I really believe pricing is an integrity thing. When we lead with our best price and we explain all the value that we deliver and then the customer is given that price, we are putting our best foot forward. We’re giving them our best total solution. And so for us to take the price and lower it without changing the package, we’re effectively telling that customer, “Hey, I was overcharging you beforehand.” Think about that. One of the unintended consequences of discounting is when we do lower our price, we’re effectively telling the customer, “I was trying to rip you off beforehand.”
Another thing to think about… When buyers focus too much on price, it’s because they want to reduce their overall cost. And buyers, when they want to grow their organization’s profitability, there are several ways that they can do that. And so I would acknowledge that and talk to a buyer. If they’re giving you two many price objections, just say, “What’s driving this discount request? What are we really trying to accomplish here?” Get to the root cause. Figure out what they’re trying to do. They might tell you, “We’re trying to reduce overall costs,” or, “We’re trying to enhance profitability,” or, “We’re trying to figure out a new way to streamline different vendors.” Whatever it might be, get to the root cause of what’s going on. And then you can show them how you can help achieve what they’re trying to achieve. If they’re looking to reduce overall cost, there are better ways to do it than just reducing price.
Also, with presenting price, to me, pricing builds perceived value. In our last episode, we talked about packaging and if it really matters. And the answer is yes, of course, because packaging helps build in perceived value. But price also builds in perceived value. And in fact, in the absence of all other information, price is the greatest indicator of quality and performance.
I remember reading an article in the Wall Street Journal several years ago, but it always stuck with me. It was an article about our biases and how it relates to price. They had a bunch of wine critics. These wine critics tasted some wine. They didn’t know how much the bottles of wine actually would cost. Then they rated all those bottles of wine. Now another group of wine critics were given the same bottles of wine, only they were told how much each bottle of wine would cost in a wine shop. Now what’s interesting, the group that didn’t know the price ranked the mid-tier wine as the best tasting. But the group that was made aware of the price chose the most expensive bottle as the highest rated bottle of wine. You can tell what happened. They used price as a means to influence their opinion about the actual wine. So when we’re presenting our price, in that context, I would say it can be a good thing to be higher than your competition. It can be a good thing because that builds in perceived value.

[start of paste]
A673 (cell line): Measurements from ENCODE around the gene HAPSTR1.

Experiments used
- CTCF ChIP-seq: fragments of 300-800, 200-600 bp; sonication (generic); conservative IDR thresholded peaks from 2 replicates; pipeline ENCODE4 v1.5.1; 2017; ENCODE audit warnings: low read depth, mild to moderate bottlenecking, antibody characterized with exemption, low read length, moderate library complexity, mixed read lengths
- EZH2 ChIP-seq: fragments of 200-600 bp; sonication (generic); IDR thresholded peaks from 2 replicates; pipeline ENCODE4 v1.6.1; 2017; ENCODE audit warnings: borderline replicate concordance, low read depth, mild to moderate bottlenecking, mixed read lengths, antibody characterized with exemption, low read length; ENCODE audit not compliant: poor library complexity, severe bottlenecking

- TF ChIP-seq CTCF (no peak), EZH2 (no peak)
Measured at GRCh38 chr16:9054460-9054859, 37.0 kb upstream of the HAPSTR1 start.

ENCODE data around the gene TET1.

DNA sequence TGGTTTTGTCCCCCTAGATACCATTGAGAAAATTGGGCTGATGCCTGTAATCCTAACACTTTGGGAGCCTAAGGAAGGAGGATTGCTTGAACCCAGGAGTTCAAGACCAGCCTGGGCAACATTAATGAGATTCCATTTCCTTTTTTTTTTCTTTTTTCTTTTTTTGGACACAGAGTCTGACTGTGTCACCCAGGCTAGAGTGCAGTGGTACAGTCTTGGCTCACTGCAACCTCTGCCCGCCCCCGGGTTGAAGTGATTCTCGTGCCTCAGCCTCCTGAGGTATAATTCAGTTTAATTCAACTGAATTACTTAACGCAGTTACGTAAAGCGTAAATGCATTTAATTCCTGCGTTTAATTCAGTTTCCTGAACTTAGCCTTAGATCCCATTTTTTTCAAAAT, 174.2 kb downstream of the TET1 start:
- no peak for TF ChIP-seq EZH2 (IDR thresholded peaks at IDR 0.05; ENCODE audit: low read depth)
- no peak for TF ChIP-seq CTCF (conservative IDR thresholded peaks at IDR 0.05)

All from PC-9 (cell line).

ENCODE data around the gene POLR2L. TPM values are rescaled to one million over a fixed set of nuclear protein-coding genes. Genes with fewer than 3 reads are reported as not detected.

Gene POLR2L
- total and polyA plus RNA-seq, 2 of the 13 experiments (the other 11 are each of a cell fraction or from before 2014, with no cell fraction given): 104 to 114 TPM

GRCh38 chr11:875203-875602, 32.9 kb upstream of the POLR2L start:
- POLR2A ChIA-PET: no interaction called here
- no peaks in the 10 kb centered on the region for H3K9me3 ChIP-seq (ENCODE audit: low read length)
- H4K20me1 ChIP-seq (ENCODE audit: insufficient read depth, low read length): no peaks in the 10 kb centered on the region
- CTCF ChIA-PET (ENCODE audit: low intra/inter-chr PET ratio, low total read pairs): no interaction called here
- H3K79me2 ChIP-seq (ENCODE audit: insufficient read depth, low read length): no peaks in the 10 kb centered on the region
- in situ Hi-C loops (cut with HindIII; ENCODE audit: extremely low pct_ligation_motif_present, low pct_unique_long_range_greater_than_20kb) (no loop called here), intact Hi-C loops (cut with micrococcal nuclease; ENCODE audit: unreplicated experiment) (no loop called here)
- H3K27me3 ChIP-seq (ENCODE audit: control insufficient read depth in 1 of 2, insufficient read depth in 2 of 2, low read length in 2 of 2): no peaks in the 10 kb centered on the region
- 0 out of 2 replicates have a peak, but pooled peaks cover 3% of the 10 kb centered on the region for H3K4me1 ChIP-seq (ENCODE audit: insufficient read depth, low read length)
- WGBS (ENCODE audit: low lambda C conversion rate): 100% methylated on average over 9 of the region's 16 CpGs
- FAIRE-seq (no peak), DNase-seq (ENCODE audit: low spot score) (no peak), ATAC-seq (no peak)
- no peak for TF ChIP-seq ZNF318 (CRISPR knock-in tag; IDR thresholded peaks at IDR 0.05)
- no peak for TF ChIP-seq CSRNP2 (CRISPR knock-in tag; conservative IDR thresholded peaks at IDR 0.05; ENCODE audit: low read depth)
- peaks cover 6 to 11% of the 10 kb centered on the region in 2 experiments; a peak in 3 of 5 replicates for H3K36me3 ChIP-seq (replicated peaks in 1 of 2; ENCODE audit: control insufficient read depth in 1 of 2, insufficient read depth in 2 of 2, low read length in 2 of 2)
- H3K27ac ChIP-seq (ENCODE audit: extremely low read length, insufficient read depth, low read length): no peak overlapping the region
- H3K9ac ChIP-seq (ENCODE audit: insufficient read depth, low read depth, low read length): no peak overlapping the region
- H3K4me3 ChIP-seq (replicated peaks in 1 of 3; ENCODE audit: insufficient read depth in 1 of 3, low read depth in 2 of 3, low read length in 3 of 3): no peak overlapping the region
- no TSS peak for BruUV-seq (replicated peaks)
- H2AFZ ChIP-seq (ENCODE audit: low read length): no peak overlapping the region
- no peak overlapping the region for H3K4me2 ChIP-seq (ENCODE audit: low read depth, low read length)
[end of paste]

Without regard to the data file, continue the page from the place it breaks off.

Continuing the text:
So those are just a couple of thoughts on how to present price. Remember the words THE PRICE IS.
A couple things to remember, don’t apologize for your price. I often hear salespeople say, “I’m really sorry, but this is the best we can do.” You’re already apologizing for the price. Don’t do that. Don’t stare off into space or look at your shoes when you’re trying to present your price. Look them straight in the eye and say THE PRICE IS.
Make it a big day.